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Chundro Marwari Vs. Mohamed Eshak - Court Judgment

LegalCrystal Citation
SubjectCriminal
CourtKolkata
Decided On
Judge
Reported in(1881)ILR6Cal476
AppellantChundro Marwari
RespondentMohamed Eshak
Excerpt:
appeal - jurisdiction--time from which an order of appointment dates. - .....convicted by mr. caspersz, mr. caspersz was, by an order of the lieutenant-governor, made a first class magistrate, and consequently that the district magistrate had no jurisdiction to entertain an appeal from his decision.4. but having now ascertained the true state of the case, i think that there is nothing in this objection. in the first place i have great doubt, whether the mere order of the lieutenant-governor, that a magistrate shall be vested with first class powers, is of any force, or amounts to an authority to the magistrate to exercise those powers until the order of the lieutenant-governor has been officially communicated to him-until in fact he knows officially what the order of the lieutenant-governor is; and as the order, which was made on the 12th of august, could not.....
Judgment:

Richard Garth, C.J.

1. In this case one Mohamed Eshak applied to this Court to send for the papers in a case in which one Chundro Marwari has been acquitted by the District Magistrate, for the purpose of having the Magistrate's judgment set aside.

2. Chundro Marwari was convicted on the 12th of August last by Mr. Caspersz, who was the Assistant Magistrate, of criminal breach of trust, upon the prosecution of Mohamed Eshak, who was his employer. An appeal was preferred to the District Magistrate, who, after hearing the case, reversed the conviction and acquitted the prisoner.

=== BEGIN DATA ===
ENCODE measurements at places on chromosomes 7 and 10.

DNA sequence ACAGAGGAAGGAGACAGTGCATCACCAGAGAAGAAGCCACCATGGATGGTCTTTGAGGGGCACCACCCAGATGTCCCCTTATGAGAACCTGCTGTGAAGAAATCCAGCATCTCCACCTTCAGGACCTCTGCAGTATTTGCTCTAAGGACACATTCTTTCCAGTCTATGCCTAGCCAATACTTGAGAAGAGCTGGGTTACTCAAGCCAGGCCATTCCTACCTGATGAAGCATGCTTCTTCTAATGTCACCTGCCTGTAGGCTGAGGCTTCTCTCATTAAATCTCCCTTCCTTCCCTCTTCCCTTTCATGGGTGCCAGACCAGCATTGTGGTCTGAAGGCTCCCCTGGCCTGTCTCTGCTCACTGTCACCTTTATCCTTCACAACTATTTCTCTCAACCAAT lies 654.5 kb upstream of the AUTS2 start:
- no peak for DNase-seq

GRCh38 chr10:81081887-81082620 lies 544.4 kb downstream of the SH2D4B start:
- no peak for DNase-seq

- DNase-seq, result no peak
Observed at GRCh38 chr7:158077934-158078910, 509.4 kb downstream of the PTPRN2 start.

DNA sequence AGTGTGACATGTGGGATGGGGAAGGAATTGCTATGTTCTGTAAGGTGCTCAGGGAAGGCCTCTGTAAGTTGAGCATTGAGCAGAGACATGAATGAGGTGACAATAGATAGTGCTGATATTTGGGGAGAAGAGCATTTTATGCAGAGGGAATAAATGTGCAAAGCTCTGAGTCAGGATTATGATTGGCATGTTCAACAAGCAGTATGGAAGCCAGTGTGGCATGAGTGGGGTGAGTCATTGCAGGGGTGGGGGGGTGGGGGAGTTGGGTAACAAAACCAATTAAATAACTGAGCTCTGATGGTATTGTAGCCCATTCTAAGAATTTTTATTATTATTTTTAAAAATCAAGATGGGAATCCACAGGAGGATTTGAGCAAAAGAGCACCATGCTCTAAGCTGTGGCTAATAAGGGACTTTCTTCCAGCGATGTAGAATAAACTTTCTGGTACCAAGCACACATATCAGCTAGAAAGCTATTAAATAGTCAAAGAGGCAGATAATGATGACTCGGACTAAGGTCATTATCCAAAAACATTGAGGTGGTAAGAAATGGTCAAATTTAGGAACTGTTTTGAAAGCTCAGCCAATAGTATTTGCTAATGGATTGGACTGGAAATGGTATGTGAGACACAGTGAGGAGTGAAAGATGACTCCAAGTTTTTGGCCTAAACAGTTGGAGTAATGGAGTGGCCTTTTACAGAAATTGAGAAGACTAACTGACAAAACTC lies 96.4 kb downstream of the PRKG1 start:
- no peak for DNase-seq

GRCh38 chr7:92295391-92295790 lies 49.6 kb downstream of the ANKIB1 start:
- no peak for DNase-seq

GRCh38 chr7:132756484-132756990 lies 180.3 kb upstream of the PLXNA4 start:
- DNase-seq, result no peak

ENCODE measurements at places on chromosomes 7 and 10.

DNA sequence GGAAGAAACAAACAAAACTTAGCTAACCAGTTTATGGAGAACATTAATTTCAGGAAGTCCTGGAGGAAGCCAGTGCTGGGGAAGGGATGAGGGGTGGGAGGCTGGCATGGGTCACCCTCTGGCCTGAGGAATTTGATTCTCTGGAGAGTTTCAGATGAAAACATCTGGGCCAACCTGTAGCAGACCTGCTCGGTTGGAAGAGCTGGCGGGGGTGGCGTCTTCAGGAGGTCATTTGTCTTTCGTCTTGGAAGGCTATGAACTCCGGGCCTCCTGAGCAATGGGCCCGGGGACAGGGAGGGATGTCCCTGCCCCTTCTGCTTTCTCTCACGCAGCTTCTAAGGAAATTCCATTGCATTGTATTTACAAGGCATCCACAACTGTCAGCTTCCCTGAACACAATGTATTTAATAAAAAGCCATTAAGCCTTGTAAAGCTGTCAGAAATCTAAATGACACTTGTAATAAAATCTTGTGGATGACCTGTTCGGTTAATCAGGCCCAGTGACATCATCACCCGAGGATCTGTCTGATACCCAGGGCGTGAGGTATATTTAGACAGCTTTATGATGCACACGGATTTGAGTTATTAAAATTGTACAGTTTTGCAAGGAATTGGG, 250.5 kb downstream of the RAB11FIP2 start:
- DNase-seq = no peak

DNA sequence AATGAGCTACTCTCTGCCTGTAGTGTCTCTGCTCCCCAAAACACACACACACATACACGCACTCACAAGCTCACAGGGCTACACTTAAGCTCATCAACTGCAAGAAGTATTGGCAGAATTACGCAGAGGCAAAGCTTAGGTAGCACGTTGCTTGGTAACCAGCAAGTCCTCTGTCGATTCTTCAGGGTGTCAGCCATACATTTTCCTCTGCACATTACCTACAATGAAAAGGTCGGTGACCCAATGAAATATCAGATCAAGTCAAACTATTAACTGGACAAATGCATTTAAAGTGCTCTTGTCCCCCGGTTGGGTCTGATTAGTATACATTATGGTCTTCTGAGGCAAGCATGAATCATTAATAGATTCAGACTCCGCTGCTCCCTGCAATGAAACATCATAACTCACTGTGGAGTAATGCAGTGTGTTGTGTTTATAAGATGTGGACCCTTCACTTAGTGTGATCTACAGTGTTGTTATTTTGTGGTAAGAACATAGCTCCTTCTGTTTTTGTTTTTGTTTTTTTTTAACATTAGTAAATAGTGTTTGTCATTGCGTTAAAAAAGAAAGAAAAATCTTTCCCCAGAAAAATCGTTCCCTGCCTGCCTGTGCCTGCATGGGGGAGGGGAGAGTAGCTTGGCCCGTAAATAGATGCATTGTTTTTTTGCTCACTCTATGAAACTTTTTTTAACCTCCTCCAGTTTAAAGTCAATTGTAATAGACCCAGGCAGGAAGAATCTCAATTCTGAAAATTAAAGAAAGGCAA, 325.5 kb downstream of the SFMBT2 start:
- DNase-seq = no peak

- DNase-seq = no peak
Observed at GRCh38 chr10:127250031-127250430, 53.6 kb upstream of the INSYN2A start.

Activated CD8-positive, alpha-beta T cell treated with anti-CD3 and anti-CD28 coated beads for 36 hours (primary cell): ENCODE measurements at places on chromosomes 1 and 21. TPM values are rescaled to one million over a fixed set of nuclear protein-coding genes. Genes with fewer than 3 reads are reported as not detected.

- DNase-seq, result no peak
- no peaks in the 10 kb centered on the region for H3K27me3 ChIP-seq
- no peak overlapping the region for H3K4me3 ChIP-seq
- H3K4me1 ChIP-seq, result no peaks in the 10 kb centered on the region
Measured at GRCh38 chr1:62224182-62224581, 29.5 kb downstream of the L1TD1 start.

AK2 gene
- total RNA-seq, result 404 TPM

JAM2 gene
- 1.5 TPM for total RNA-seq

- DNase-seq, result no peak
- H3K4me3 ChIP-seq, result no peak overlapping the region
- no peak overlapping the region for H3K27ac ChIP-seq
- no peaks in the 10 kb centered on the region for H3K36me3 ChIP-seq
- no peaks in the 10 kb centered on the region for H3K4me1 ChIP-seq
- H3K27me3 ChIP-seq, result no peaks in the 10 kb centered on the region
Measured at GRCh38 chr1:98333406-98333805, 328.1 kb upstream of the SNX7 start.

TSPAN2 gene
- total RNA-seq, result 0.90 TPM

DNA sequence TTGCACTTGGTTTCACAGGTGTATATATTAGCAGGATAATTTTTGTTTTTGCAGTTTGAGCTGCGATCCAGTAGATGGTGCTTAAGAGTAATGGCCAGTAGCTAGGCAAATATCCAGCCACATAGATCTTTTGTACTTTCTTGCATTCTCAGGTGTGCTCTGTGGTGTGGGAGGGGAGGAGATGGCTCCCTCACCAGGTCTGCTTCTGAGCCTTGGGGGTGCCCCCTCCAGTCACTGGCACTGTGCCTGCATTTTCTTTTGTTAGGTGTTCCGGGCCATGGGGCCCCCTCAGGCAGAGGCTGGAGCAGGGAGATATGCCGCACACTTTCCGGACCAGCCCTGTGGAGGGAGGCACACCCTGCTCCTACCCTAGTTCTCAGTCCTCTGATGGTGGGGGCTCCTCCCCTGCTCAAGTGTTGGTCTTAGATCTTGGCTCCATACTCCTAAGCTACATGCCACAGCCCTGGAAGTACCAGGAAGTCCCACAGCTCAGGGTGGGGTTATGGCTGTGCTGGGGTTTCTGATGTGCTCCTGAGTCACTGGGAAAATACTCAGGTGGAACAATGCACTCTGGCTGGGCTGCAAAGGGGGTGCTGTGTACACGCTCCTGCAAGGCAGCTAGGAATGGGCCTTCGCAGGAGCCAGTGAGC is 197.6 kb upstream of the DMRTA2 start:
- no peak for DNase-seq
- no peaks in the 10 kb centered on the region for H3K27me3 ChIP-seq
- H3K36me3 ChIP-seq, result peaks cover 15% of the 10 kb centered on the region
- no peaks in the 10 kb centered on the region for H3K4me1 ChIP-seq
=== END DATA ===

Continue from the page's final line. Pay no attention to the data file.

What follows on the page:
3. We were asked to set aside this judgment of the District Magistrate, upon 'the ground that, on the very day on which Chundro Marwari was convicted by Mr. Caspersz, Mr. Caspersz was, by an order of the Lieutenant-Governor, made a first class Magistrate, and consequently that the District Magistrate had no jurisdiction to entertain an appeal from his decision.

4. But having now ascertained the true state of the case, I think that there is nothing in this objection. In the first place I have great doubt, whether the mere order of the Lieutenant-Governor, that a Magistrate shall be vested with first class powers, is of any force, or amounts to an authority to the Magistrate to exercise those powers until the order of the Lieutenant-Governor has been officially communicated to him-until in fact he knows officially what the order of the Lieutenant-Governor is; and as the order, which was made on the 12th of August, could not have been received by Mr. Caspersz until after that day, there is no reason whatever why his decision of the 12th of August should not have been made the subject of appeal to the District Magistrate.

5. But even supposing that the order of the Lieutenant-Governor conferred upon the Magistrate first class powers from the moment when it was made, it does not appear that in this case the order, making Mr. Caspersz a first class Magistrate, was signed before the conviction. It may well be that the conviction took place in the early part of the day, and that the order, making Mr. Caspersz a first class Magistrate, was made afterwards, and unless we are satisfied that the District Magistrate had no power to hear the case upon appeal, I think it clear that we ought not to interfere.

6. But then it is said that, as the case is now before us, we ought to set aside the judgment of the District Magistrate, if we find that it is erroneous in point of law. I confess, I entertain some doubt as to what our powers may be in that respect; but assuming that we had the power, I certainly should be unwilling, under the circumstances of this case, to set aside a judgment of acquittal. These cases of criminal breach of trust often involve very nice questions; and I think that the materials before the Magistrate may well have justified him in holding that, having regard to the confidential relation which existed between the prosecutor and the prisoner, the acts committed by the latter might make him answerable to his master civilly, but not criminally. That being so, I am of opinion, that we ought not to interfere, and that the rule must be discharged.


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